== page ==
What better time to remind ourselves of his contributions to American education? I hope Hirsch will forgive me if I do not dwell here on his practical and arguably greatest contribution—the establishment of the Core Knowledge Foundation, which has both produced outstanding curricular materials (many distributed without cost) and advocated for equitable, outstanding education for all. (I sat on the board of the foundation for some years.)
Instead, I'll focus on three profound ideas that Hirsch developed and explicated, and that have had a substantial influence on my thinking.
- The role of knowledge in reading. Background knowledge is the main driver of language comprehension, whether written or spoken. Disadvantaged students are disproportionately dependent on schools to provide the background information that will make them effective readers because wealthy students have greater opportunity to gain this knowledge at home. These were the key ideas in Cultural Literacy. That 1987 volume became a best seller mainly because of the list at the back of the book, “What Literate Americans Know.” The list also gave Hirsch the undeserved reputation of an ultra-conservative because he was apparently advocating that school children spend most of their time memorizing the names of dead white males. You couldn’t hold that opinion if you actually read the book, but most people didn’t.
- The importance of shared knowledge in citizenship. The American Founders recognized that this country, as a multi-ethnic society, faced a peculiar dilemma among nations; how to encourage a feeling of commonality and mutual responsibility among diverse citizenry? They saw a common body of knowledge as crucial to the cohesiveness of American citizenry where individuals held allegiance to other tribes—English, Scottish, German, etc. In The Making of Americans Hirsch argues for a “civic core,” and for the idea that each of us as individuals can and should have commonality in the public sphere, even as we have individuality and different group allegiances in the private sphere. The former does not diminish the latter.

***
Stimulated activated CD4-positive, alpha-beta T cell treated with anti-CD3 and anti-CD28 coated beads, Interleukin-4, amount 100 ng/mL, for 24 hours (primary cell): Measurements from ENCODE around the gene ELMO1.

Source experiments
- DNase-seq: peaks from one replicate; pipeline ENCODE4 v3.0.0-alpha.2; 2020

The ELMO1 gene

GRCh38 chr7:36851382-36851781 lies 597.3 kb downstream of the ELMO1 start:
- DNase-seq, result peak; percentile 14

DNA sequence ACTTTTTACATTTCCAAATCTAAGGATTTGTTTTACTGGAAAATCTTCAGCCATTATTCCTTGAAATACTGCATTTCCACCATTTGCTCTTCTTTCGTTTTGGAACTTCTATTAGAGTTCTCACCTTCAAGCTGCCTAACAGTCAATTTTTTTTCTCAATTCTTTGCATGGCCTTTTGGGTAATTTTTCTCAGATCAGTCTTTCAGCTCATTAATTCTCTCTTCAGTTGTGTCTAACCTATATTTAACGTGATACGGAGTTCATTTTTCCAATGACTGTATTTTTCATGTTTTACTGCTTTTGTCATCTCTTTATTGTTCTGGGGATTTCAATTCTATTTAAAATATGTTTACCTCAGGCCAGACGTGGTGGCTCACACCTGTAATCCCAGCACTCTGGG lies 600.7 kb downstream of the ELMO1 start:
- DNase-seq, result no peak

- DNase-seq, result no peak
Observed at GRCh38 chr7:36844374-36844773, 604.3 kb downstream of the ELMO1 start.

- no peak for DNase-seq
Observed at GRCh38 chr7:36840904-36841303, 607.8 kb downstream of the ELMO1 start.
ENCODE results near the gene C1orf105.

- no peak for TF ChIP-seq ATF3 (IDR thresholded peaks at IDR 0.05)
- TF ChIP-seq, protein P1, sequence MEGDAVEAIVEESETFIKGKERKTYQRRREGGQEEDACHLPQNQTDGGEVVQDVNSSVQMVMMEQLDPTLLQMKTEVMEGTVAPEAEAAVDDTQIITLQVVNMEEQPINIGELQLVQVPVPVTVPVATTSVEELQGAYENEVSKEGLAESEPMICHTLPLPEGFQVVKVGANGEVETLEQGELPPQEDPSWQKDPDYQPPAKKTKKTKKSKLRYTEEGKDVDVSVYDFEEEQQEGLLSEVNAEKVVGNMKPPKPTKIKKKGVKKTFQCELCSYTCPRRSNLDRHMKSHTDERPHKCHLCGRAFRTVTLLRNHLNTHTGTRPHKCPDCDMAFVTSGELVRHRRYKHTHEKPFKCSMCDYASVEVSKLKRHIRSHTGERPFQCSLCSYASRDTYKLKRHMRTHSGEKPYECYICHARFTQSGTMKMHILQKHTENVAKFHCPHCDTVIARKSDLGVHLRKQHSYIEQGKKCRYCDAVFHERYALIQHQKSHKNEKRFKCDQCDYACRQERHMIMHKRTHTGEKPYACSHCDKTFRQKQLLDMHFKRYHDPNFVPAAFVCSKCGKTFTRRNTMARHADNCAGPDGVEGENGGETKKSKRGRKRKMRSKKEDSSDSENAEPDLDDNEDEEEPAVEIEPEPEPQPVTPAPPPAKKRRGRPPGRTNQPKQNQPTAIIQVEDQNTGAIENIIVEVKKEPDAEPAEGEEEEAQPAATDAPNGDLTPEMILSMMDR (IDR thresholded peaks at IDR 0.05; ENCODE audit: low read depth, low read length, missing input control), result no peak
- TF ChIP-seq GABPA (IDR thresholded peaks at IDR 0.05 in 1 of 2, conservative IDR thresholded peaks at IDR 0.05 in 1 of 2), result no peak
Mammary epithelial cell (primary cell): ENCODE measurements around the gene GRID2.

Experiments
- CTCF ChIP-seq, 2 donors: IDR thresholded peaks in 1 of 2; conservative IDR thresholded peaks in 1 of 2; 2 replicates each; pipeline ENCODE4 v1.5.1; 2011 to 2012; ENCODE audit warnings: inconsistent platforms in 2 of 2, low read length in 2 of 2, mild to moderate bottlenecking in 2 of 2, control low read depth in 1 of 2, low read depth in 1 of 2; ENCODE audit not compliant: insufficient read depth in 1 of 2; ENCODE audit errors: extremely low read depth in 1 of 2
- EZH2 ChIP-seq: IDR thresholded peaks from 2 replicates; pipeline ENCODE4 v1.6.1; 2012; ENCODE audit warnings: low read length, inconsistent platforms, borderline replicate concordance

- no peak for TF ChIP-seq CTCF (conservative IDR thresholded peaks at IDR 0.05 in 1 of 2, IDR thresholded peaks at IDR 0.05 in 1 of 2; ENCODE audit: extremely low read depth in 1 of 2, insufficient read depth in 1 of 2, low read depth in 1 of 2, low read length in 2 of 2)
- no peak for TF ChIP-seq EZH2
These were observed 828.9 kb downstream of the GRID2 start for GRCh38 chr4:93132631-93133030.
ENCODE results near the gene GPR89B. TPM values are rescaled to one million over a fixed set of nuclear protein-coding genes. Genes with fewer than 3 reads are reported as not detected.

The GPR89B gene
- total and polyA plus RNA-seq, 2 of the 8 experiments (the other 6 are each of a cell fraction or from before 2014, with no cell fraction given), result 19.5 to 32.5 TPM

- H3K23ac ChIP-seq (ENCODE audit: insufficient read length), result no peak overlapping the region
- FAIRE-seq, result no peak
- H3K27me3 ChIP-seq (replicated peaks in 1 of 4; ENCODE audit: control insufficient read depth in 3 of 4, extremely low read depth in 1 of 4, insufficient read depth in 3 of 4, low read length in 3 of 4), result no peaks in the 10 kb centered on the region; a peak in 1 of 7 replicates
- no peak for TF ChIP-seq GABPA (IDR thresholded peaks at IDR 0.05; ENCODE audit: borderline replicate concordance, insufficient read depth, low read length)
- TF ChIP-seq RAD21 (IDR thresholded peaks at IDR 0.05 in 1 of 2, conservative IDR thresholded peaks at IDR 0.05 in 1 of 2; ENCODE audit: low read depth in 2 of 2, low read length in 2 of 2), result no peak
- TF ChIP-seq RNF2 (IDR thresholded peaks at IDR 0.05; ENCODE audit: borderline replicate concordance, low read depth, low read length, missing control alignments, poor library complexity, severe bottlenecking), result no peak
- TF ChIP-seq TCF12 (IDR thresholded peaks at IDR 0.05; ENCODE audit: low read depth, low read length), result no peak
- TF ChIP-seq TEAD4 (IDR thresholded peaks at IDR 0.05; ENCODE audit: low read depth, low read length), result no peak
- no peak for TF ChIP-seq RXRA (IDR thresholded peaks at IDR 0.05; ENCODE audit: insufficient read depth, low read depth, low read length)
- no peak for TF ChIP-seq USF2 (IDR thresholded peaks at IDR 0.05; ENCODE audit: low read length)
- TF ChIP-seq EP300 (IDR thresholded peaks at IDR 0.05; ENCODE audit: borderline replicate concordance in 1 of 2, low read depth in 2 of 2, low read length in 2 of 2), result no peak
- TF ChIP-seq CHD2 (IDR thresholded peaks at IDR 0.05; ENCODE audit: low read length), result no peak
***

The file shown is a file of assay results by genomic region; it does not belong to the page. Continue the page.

- The seeds of Americans' denigration of knowledge. Why would it be controversial to argue that children should share some common knowledge? The seeds of that idea lay in the Romantic response to the Enlightenment. Whereas Enlightenment thinkers esteemed knowledge of the world, the Romantics emphasized feeling, emotion, and especially esteemed the impulse of the individual. Whereas Enlightenment thinkers would emphasize social institutions as beneficial to human well-being and flourishing, Romantics depicted social institutions as problems, and portrayed humankind in its natural state as sanctified. In The Schools We Need and Why We Don't Have Them and in Why Knowledge Matters, Hirsch has argued that early educational theorists were influenced by Romantics to a degree few appreciate, and that we today are inheritors of their mostly flawed assumptions about human nature. These assumptions lead to a reverence for individuality and for nature, and a corresponding denigration of knowledge deemed important enough for all to know.
Needless to say, a paragraph doesn't begin to do justice to each of these ideas. If they are not familiar, I encourage you to explore them further--I've already made it easy by including the links to buy the books!